I actually quite enjoyed this movie. I haven't seen it in a few years, but in high school I could watch it over and over because I kinda liked the glorified depiction of the hacker character. Yeah its not realistic, looks cheap, and many of the technical details were wrong, but who cares - it was a lot of fun. Now I'll admit that I found it much more engaging than normal people because I'm quite a geek but I like to do it big and I identify with the kind of characters in the film. I also liked to see an image of hackers as more social and not without "style" which was a breath of fresh air from the greasy nerd stereotype. In fact some of the smartest geeks are some of the most hip trend-setters in cultures in almost every country. I REALLY want to find some venues resembling the hacker hangouts and arcades in the movie. My paradise.
I had some trouble getting into the teens in "Hackers" because for me,
even the 1995 types seem like they're from another planet. A cast of
now familiar faces (Fisher Stevens, Angelina Jolie, Lorraine Bracco,
Jonny Lee Miller, Jesse Bradford, Laurence Mason) tell the story of a
bunch of hackers who are about to be framed for a fraud put together by
the computer security person in a corporation (Stevens) and his
girlfriend, also inside the corporation (Bracco). The beginning is
especially good - an district attorney (Felicity Huffman) speaks of the
dastardly deeds of the defendant, a destructive criminal - and the
camera pans to an 11-year-old boy, Dade Murphy, who is Johnny Lee
Miller's character as a child. The boy is forbidden by the court to
have a touch tone phone or a computer until he turns 18. The story
continues 7 years later when Dade is up to his old tricks and joins a
group of hackers with handles like Acid Burn and Cereal Killer.
As mentioned in several comments, a lot of "Hackers" is dated now - like the 28.8 modem - but it's still fun, with very colorful computer screens, many of which will take old-timers back to the psychedelic days. Though I enjoyed the movie, I don't think I was the target demographic.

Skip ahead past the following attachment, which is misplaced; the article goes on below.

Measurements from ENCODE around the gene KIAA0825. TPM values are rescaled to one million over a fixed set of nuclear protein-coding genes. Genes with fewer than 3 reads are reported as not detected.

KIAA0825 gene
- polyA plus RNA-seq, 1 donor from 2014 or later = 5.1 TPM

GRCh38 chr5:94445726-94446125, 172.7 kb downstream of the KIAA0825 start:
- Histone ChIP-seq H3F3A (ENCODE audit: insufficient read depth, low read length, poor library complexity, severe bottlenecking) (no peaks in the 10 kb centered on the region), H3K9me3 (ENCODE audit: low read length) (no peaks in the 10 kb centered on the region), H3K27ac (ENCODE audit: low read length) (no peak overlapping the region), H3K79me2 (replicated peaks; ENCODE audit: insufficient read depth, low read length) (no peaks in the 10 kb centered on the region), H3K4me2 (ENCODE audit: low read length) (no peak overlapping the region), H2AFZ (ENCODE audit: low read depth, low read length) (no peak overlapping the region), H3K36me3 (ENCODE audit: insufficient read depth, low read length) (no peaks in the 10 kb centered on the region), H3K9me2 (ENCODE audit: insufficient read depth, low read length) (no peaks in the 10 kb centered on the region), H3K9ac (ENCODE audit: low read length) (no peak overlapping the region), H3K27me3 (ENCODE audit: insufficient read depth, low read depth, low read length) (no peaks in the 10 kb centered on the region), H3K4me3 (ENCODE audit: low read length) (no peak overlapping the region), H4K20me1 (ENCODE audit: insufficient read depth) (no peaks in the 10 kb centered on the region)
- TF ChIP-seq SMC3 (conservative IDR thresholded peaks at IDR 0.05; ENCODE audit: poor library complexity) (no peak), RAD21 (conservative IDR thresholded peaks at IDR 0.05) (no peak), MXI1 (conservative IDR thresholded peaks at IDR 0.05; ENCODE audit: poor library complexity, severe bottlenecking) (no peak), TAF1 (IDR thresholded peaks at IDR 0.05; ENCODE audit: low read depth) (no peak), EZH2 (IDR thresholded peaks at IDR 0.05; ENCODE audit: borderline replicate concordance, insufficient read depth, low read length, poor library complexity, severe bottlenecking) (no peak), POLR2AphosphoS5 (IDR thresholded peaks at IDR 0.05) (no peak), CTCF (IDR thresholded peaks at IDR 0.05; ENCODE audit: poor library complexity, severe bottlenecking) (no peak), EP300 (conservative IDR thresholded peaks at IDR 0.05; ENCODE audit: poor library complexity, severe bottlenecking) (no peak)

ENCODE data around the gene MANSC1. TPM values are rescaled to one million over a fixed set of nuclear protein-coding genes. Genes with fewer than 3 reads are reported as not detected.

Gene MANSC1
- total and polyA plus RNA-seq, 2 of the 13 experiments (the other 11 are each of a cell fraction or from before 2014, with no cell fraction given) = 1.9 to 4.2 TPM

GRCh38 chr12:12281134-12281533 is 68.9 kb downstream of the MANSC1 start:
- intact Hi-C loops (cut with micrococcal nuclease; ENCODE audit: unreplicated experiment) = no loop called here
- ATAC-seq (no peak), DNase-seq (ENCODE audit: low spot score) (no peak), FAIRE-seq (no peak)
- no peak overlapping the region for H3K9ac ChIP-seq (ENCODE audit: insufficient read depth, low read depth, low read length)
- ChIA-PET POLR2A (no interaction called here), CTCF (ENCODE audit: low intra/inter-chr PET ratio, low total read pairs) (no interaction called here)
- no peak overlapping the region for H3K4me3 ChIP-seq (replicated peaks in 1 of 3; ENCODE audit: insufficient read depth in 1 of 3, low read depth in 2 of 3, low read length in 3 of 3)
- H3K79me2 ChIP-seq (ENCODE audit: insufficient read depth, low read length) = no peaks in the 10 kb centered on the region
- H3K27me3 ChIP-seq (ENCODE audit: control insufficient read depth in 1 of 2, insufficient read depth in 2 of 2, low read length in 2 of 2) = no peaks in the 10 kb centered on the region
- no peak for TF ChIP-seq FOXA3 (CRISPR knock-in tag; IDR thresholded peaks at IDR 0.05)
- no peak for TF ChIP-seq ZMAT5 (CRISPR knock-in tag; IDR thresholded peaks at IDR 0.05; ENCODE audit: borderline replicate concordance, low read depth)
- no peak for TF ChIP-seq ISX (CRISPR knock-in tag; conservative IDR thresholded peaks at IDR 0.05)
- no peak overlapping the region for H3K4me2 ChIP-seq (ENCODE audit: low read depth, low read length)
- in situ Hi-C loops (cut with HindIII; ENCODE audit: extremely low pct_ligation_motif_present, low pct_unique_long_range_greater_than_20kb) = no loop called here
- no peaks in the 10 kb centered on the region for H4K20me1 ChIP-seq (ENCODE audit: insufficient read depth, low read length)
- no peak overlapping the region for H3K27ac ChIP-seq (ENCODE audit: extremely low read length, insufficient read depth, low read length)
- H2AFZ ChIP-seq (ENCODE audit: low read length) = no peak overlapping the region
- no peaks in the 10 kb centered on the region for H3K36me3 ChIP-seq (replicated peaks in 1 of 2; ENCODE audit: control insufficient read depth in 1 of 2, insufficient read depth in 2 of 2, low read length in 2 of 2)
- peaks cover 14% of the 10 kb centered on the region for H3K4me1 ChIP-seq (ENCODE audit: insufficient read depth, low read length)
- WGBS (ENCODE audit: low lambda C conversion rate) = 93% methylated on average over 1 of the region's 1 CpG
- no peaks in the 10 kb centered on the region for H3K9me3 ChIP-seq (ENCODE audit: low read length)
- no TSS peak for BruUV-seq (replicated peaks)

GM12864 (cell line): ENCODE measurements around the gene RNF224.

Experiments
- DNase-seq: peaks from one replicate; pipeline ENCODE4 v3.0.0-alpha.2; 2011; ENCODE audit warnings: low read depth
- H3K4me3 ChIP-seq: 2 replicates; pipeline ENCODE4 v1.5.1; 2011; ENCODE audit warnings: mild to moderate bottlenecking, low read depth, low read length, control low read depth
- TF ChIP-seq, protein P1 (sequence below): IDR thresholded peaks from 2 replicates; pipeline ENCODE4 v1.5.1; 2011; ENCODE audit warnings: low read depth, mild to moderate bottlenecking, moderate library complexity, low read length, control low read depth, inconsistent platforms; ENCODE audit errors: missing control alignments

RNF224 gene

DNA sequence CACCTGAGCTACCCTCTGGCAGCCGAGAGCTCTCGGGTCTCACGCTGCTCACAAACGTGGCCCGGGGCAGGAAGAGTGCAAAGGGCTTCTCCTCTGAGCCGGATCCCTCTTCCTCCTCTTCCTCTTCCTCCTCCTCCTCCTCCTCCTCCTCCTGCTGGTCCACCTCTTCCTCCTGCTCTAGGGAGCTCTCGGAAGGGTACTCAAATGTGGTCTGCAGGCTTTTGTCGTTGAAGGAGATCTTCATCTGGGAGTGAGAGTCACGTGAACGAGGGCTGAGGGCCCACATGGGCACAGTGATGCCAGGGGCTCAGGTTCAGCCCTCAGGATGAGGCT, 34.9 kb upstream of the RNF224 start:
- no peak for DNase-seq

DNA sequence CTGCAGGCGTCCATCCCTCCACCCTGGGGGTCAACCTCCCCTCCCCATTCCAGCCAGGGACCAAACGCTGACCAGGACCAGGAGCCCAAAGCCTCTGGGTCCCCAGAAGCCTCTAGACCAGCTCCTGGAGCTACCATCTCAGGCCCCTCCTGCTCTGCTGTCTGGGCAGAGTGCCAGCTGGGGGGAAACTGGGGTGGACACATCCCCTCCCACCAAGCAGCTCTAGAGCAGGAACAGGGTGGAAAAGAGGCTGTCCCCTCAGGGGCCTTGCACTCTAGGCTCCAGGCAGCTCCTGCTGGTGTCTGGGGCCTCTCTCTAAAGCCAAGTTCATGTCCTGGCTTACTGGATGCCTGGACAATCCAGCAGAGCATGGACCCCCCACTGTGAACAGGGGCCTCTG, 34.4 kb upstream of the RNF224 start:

I have got to say first off, that I have enjoyed Hackers from the first
time I watched it. I have enjoyed it on two levels;
Level 1 - Back in 1997 I enjoyed it for its sharp wit, alluring characters, crazy antics, and evil villains. It was (is) a good old-fashioned movie about the good guys triumphing against the bad guys, having fun on the way, and getting the girl in the end.
I must state that in 1997 I hadn't even looked at a PC, or even heard a single Ozzy Osbourne track.
Level 2 - The 2004 enjoyment. Now with a decent knowledge of the in-jokes (Anarchist Cookbook references, Ozzy Osbourne, etc) I enjoy it on the level of inside looking out - I understand that the virus's are insane, that you cannot view PCs as huge tower blocks (although I'm sure some GUI will have that capability) etc. I also understand that this is symbolism, and for a few hours, I can switch off the part of my brain that hates newbies pretending they can hack because they got some tewls. I can enjoy this film, I can understand the cultural references, I can love Mathew Lillard's acting, and above all, I can watch this movie time and time again.
Hell I am watching it the now, and it will always be in my top 5 list of favourite films.
So yes, I can see how the film might irritate 'true' hackers, but save that angst for the newbs. Watch this film for what it is - a film. And I think you might find it is a good FILM.
Unless you absolutely despise teenagers/computers/people talking in a language you wont understand. In which case don't bother.
For me, it is a 10/10, but for many it could be a 0/10. All I can say is watch it for yourself, and build your own opinions.